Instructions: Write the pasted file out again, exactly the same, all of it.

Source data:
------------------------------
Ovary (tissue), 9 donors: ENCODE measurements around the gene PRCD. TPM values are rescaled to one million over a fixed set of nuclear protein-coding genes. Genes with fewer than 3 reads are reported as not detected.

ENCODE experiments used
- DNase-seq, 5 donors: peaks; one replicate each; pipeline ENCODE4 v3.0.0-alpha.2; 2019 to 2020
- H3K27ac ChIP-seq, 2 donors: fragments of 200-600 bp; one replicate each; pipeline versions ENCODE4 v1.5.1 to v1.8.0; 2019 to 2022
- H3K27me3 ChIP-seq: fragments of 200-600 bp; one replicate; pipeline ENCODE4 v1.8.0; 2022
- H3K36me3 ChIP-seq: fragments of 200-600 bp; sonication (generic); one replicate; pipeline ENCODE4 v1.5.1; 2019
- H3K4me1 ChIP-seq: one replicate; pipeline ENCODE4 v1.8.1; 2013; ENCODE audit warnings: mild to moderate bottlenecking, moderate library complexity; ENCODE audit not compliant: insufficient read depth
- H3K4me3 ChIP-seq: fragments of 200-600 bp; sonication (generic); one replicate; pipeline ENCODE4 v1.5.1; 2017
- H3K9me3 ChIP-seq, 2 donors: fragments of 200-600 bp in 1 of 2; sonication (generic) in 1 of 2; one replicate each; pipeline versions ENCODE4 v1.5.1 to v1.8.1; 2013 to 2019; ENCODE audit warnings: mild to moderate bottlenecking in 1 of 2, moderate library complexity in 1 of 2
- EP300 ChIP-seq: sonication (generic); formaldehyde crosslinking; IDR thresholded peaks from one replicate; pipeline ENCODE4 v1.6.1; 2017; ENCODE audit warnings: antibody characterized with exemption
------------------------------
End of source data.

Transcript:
Ovary (tissue), 9 donors: ENCODE measurements around the gene PRCD. TPM values are rescaled to one million over a fixed set of nuclear protein-coding genes. Genes with fewer than 3 reads are reported as not detected.

ENCODE experiments used
- DNase-seq, 5 donors: peaks; one replicate each; pipeline ENCODE4 v3.0.0-alpha.2; 2019 to 2020
- H3K27ac ChIP-seq, 2 donors: fragments of 200-600 bp; one replicate each; pipeline versions ENCODE4 v1.5.1 to v1.8.0; 2019 to 2022
- H3K27me3 ChIP-seq: fragments of 200-600 bp; one replicate; pipeline ENCODE4 v1.8.0; 2022
- H3K36me3 ChIP-seq: fragments of 200-600 bp; sonication (generic); one replicate; pipeline ENCODE4 v1.5.1; 2019
- H3K4me1 ChIP-seq: one replicate; pipeline ENCODE4 v1.8.1; 2013; ENCODE audit warnings: mild to moderate bottlenecking, moderate library complexity; ENCODE audit not compliant: insufficient read depth
- H3K4me3 ChIP-seq: fragments of 200-600 bp; sonication (generic); one replicate; pipeline ENCODE4 v1.5.1; 2017
- H3K9me3 ChIP-seq, 2 donors: fragments of 200-600 bp in 1 of 2; sonication (generic) in 1 of 2; one replicate each; pipeline versions ENCODE4 v1.5.1 to v1.8.1; 2013 to 2019; ENCODE audit warnings: mild to moderate bottlenecking in 1 of 2, moderate library complexity in 1 of 2
- EP300 ChIP-seq: sonication (generic); formaldehyde crosslinking; IDR thresholded peaks from one replicate; pipeline ENCODE4 v1.6.1; 2017; ENCODE audit warnings: antibody characterized with exemption